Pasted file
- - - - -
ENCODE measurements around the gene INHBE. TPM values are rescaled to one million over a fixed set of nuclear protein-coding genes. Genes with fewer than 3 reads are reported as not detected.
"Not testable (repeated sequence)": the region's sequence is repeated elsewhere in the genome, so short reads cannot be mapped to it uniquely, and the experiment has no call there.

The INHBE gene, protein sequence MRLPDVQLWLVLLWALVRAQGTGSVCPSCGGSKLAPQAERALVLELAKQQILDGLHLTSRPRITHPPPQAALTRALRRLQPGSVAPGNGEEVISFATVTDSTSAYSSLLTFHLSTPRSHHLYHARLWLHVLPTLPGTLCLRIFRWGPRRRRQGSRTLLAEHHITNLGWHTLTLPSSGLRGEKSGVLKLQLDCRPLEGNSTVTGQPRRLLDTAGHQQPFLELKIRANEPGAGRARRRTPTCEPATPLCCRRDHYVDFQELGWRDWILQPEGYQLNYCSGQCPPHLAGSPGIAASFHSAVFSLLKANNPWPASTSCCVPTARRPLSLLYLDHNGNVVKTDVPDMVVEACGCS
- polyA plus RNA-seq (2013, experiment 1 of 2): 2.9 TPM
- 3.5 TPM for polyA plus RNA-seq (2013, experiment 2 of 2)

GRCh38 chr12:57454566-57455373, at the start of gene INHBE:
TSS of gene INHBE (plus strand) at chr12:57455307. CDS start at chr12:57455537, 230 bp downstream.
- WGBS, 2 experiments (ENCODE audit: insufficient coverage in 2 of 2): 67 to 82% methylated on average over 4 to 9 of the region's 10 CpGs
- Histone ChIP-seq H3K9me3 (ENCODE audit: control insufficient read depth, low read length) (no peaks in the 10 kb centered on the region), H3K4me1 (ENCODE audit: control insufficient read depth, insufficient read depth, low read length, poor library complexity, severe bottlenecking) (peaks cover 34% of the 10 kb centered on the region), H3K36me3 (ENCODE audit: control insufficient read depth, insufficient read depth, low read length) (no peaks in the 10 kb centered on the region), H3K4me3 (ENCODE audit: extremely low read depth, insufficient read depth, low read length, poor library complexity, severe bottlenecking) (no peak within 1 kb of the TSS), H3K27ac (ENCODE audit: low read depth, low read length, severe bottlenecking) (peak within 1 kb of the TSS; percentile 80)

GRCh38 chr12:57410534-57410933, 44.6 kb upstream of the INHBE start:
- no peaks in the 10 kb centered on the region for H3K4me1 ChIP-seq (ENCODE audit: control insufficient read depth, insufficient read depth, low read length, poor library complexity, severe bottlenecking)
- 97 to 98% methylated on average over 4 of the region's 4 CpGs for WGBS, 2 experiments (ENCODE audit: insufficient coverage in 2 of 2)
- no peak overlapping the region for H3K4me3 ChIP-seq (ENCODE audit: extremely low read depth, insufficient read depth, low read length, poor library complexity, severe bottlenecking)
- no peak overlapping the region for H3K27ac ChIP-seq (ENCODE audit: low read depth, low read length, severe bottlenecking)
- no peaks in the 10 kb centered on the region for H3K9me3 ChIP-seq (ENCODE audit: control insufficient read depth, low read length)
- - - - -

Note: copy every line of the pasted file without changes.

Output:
ENCODE measurements around the gene INHBE. TPM values are rescaled to one million over a fixed set of nuclear protein-coding genes. Genes with fewer than 3 reads are reported as not detected.
"Not testable (repeated sequence)": the region's sequence is repeated elsewhere in the genome, so short reads cannot be mapped to it uniquely, and the experiment has no call there.

The INHBE gene, protein sequence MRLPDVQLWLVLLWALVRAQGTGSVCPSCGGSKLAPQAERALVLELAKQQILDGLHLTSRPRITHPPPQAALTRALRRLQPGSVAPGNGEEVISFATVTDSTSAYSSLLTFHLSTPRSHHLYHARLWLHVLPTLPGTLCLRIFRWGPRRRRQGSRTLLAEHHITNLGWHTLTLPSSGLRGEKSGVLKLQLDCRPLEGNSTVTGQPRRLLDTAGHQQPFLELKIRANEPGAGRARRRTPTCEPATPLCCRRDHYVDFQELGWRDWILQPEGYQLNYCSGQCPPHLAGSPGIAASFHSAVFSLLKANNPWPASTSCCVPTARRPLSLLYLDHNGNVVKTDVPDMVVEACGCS
- polyA plus RNA-seq (2013, experiment 1 of 2): 2.9 TPM
- 3.5 TPM for polyA plus RNA-seq (2013, experiment 2 of 2)

GRCh38 chr12:57454566-57455373, at the start of gene INHBE:
TSS of gene INHBE (plus strand) at chr12:57455307. CDS start at chr12:57455537, 230 bp downstream.
- WGBS, 2 experiments (ENCODE audit: insufficient coverage in 2 of 2): 67 to 82% methylated on average over 4 to 9 of the region's 10 CpGs
- Histone ChIP-seq H3K9me3 (ENCODE audit: control insufficient read depth, low read length) (no peaks in the 10 kb centered on the region), H3K4me1 (ENCODE audit: control insufficient read depth, insufficient read depth, low read length, poor library complexity, severe bottlenecking) (peaks cover 34% of the 10 kb centered on the region), H3K36me3 (ENCODE audit: control insufficient read depth, insufficient read depth, low read length) (no peaks in the 10 kb centered on the region), H3K4me3 (ENCODE audit: extremely low read depth, insufficient read depth, low read length, poor library complexity, severe bottlenecking) (no peak within 1 kb of the TSS), H3K27ac (ENCODE audit: low read depth, low read length, severe bottlenecking) (peak within 1 kb of the TSS; percentile 80)

GRCh38 chr12:57410534-57410933, 44.6 kb upstream of the INHBE start:
- no peaks in the 10 kb centered on the region for H3K4me1 ChIP-seq (ENCODE audit: control insufficient read depth, insufficient read depth, low read length, poor library complexity, severe bottlenecking)
- 97 to 98% methylated on average over 4 of the region's 4 CpGs for WGBS, 2 experiments (ENCODE audit: insufficient coverage in 2 of 2)
- no peak overlapping the region for H3K4me3 ChIP-seq (ENCODE audit: extremely low read depth, insufficient read depth, low read length, poor library complexity, severe bottlenecking)
- no peak overlapping the region for H3K27ac ChIP-seq (ENCODE audit: low read depth, low read length, severe bottlenecking)
- no peaks in the 10 kb centered on the region for H3K9me3 ChIP-seq (ENCODE audit: control insufficient read depth, low read length)